Shareholders grumble about Barclays executives' rewards
The big investment institutions represented by the Association of British Insurers have issued what is known as an "amber top" alert on the forthcoming votes by shareholders at Barclays annual meeting.
I am told that serious thought was given to making the highest level of warning, a "red top" alert, because of concerns about how much and how senior Barclays executives are paid, but there was not the requisite unanimity among the big shareholders.
An amber top warning means that shareholders should consider carefully before voting as a company desires at the annual meeting, because of possible breaches of best practice by the company.
Even so, an influential investment manager tells me he expects a significant number of investors to vote against Barclays' remuneration report in a fortnight and against the re-election of the head of the remuneration committee, Alison Carnwarth.
There are two substantive issues for some investors.
First, they are unhappy about the special one-off payment of £5.7m to Bob Diamond to cover an increased tax liability he faces as a result of his relocation from New York to London. He moved to the UK when appointed chief executive of the bank.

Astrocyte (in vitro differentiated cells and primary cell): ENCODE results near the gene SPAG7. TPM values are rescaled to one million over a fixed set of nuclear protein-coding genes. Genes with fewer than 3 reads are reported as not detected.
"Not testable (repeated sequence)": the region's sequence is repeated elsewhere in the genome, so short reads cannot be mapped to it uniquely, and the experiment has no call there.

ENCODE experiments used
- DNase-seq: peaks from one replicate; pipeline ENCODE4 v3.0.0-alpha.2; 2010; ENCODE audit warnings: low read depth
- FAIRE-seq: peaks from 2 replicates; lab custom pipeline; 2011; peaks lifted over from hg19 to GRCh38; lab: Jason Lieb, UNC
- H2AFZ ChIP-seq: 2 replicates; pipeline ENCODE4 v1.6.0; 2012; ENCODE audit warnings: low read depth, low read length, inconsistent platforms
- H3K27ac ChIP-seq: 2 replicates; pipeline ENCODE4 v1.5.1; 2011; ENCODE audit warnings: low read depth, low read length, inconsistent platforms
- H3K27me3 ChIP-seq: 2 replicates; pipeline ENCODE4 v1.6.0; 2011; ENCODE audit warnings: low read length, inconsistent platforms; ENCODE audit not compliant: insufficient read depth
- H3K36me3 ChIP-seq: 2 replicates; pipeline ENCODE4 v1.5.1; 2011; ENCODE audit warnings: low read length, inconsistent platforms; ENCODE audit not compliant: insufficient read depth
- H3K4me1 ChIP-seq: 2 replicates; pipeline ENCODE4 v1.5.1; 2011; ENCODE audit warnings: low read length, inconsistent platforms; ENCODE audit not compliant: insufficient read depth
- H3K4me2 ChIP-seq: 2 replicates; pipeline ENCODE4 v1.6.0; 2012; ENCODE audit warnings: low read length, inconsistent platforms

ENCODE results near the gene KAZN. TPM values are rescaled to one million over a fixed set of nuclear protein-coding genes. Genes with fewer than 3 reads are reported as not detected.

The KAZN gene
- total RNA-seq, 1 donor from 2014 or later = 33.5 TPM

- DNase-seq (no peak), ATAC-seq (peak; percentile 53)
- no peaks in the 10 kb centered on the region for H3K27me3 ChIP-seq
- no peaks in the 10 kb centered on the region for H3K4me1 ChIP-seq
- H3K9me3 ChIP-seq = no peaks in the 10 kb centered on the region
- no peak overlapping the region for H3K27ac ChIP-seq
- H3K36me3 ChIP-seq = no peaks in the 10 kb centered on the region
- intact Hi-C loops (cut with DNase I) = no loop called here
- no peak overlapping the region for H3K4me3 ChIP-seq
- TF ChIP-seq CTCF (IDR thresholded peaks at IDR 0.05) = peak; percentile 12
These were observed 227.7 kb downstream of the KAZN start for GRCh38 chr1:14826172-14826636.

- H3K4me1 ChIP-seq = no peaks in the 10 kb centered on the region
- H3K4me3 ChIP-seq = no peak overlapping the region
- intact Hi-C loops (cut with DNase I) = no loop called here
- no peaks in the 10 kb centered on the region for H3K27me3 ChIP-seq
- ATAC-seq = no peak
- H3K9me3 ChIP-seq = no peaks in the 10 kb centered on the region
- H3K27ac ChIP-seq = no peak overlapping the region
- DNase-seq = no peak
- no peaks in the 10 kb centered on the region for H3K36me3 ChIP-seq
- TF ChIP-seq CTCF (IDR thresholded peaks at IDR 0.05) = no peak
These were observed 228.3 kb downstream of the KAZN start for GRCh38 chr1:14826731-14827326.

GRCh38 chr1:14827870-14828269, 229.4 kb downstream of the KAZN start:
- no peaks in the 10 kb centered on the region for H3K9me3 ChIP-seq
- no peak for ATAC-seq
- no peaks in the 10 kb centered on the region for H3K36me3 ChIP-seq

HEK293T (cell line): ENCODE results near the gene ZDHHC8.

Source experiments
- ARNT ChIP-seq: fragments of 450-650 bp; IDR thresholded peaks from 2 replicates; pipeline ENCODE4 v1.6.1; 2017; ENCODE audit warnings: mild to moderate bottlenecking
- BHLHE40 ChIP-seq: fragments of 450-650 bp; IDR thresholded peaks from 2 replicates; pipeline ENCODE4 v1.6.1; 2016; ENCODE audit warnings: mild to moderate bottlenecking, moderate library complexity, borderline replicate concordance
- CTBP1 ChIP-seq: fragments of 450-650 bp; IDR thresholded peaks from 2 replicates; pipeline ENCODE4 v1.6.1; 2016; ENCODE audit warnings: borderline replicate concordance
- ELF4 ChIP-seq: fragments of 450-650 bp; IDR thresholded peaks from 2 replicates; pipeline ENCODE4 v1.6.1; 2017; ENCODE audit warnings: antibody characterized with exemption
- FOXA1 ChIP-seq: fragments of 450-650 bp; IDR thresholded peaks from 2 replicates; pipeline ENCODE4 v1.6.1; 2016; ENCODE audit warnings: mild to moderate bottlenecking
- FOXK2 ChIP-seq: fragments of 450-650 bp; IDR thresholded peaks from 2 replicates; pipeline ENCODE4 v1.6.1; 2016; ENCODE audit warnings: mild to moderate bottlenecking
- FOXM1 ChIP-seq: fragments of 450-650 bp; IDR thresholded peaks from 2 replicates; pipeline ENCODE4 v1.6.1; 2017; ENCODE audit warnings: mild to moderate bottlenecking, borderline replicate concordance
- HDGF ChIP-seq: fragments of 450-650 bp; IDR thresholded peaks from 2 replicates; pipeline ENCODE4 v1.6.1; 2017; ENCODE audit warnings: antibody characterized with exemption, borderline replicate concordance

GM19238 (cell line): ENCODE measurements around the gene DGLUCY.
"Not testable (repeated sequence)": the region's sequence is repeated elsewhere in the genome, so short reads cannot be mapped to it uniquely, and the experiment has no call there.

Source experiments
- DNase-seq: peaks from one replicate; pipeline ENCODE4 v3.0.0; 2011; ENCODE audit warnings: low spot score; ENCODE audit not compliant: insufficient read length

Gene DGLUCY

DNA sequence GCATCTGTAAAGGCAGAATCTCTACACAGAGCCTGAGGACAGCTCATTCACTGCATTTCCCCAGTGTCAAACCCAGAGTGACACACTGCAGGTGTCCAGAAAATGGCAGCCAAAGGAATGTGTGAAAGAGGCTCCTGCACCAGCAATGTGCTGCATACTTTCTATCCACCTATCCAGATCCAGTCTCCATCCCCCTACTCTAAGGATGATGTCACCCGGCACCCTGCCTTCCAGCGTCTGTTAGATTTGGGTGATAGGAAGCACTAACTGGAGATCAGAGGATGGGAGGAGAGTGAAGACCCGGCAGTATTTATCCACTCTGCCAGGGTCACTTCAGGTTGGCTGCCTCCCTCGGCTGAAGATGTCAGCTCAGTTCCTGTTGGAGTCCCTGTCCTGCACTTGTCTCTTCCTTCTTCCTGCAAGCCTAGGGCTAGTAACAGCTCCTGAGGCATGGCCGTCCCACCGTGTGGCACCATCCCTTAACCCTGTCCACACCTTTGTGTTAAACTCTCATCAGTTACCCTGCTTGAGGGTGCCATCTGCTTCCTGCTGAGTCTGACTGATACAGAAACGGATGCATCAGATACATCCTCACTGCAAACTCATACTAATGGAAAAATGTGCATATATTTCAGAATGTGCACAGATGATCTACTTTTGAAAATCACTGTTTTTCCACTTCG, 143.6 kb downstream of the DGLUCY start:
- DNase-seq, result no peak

But perhaps more importantly, a number of influential investors believe that Barclays is paying too much to its top investment bankers, as part of its strategy to develop a world-leading investment bank.
"Barclays wants to be the Barcelona of investment banking, top of a world premier league," said an influential investor. "The problem is that there have been no rewards for shareholders from those ambitions. So many investors would prefer it if Barclays could content itself being a Manchester United or Arsenal."
He said there was something of a stand-off between shareholders and the non-executives who are supposed to represent them on Barclays board. "They don't seem to get it," he said. "Barclays hasn't earned an economic return in its investment bank for years, and there is no sign of it doing so any time soon. And yet the bank persists with the current strategy."
The Barclays chairman, Marcus Agius, its chief executive, Bob Diamond, and the head of its remuneration committee, Alison Carnwarth, are all former investment bankers.
One investor told me there was concern among shareholders that the views of those outside the investment banking industry may not be adequately represented on Barclays' board.